Board’s Broad Reading of Claim Term Results in Institution of IPR Trial

Cloud computing conceptContinuing its successful challenges of Clouding IP patents, Oracle placed all challenged claims of another Clouding IP patent into inter partes review in a case styled as Oracle Corp. v. Clouding IP, LLC (IPR2013-00088), involving U.S. Pat. No. 7,254,621.

The ‘621 patent relates to methods, systems, and computer programming instructions that enable users to remotely access and manipulate information in a way that may not be possible or practical based on inherent limitations of the users’ pervasive devices (i.e., mobile devices and smart appliances).

The key to the Board’s decision was its interpretation of “receiving a data access request,” and that limitation’s impact on the remainder of the claim.  More specifically, Patent Owner contended that the claim allowed for only one data access request.  To that end, the claimed method goes onto require “obtaining the requested data,” “determining what data manipulation operations are available for the requested data,” and “providing references to the determined data…”  Per Patent Owner’s argument, therefore, the antecedent basis in the claim seemed to reference the “receiving a data access request” step from the claimed method.

The Board, however, disagreed.  Because the claim contains an open-ended transitional phrase “comprising,” the claim was construed as open ended and other “data access requests” could occur and still fall within the scope of the claim. To that end, the Board held, “[o]btaining data in response to other data access requests, in addition to the one particular data access request, is not excluded by the claim language at issue.”  Order at 8.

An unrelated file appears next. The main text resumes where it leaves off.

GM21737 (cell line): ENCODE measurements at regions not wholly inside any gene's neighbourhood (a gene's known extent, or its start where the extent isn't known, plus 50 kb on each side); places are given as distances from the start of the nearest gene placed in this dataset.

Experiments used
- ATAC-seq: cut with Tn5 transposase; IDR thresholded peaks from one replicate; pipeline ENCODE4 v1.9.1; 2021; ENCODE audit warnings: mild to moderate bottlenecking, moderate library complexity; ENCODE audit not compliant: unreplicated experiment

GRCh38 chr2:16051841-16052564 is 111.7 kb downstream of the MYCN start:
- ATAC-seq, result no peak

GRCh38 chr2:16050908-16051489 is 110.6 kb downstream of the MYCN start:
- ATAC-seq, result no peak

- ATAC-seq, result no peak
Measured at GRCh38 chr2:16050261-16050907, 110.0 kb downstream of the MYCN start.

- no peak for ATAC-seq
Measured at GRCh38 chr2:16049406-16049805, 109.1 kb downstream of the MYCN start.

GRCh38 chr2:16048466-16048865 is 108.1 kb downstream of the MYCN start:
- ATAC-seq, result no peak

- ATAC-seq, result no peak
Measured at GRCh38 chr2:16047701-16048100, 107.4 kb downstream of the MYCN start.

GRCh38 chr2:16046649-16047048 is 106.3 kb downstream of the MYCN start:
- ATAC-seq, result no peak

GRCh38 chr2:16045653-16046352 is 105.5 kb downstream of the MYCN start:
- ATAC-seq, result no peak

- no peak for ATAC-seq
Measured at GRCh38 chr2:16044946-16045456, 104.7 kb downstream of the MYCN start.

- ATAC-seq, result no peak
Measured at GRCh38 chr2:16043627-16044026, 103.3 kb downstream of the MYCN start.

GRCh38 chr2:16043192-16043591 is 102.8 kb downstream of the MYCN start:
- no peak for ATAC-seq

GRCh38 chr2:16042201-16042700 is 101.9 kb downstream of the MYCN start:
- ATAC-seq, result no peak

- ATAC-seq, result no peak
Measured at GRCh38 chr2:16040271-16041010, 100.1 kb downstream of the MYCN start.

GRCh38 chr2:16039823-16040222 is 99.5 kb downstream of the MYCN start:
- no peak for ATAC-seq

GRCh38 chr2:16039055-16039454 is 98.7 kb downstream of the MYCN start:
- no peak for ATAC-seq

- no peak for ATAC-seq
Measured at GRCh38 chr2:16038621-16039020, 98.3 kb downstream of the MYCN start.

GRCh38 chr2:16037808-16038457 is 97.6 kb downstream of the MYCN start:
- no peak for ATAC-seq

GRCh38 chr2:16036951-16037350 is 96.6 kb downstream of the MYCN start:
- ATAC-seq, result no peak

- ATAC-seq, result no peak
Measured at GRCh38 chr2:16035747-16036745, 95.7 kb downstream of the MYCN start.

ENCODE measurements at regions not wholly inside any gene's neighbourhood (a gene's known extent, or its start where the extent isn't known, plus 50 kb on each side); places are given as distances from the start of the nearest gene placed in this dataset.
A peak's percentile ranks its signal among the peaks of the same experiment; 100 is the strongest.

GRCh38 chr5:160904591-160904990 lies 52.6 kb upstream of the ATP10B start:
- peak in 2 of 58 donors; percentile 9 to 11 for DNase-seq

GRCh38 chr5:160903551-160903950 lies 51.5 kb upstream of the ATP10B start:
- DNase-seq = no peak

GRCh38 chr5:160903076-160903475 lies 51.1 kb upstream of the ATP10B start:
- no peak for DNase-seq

Based on this construction, the Board initiated an inter partes review trial based on 102(e) grounds, finding that, even though the anticipatory reference discloses a process in which multiple links must be selected by a user, the claims were not limited to a single data access request, as discussed above.  As such, the Board found that all of the claim limitations were met by the reference. Following this finding, the Board did not consider the two obviousness grounds presented by Patent Challenger, deeming them redundant.

Overwhelming Prior Art Makes Board’s Job Easy in Grant of IPR Trial

In a concise decision, for a case involving 28 alleged grounds of unpatentability, Berk-Tek was successful in getting all 21 challenged claims of a Belden patent into an inter partes review trial in a case styled as Berk-Tek, Inc. v. Belden, Inc. (IPR2013-00069), involving U.S. Pat. No. 7,663,061.  Patent Owner did not file a preliminary patent owner response.

The ‘061 patent relates to a high performance data cable using twisted pairs of conductors. Specifically, the invention relates to a cable with an interior support around which the twisted pairs are disposed.

Patent Challenger asserted that the challenged claims were unpatentable as obvious over 28 combinations of references and anticipated by two references. One reference in particular, however, formed the basis of many of the proposed grounds for challenge, and was the focus of the Board in its decision.  Among the interesting findings of the Board was the logical rationale surrounding a limitation requiring an absence of an electrically conductive shield in the jacket of the cable.  The prior art reference at issue did not disclose any such shielding and, thus, the non-disclosure of such a shield indicated the absence of a shield.  Order at 11.  The prior art, therefore, met the subject limitation of the challenged claims.

The Board also had no trouble finding that a range of thicknesses set forth in a prior art reference (0.27-0.43 inches) was more than sufficient to disclose the claimed range of 0.300-0.400 inches.  The primary reference did not provide any diameter dimensions, but a secondary reference provided a range that encompassed the claimed range, and also provided a motivation to combine – that in the art of telecommunication cables, the outer diameter is variable and desirably minimized.  Order at 13.

In the end, the Board granted the inter partes review trial based on 3 of the 28 grounds – finding the remaining grounds redundant to those included in the trial.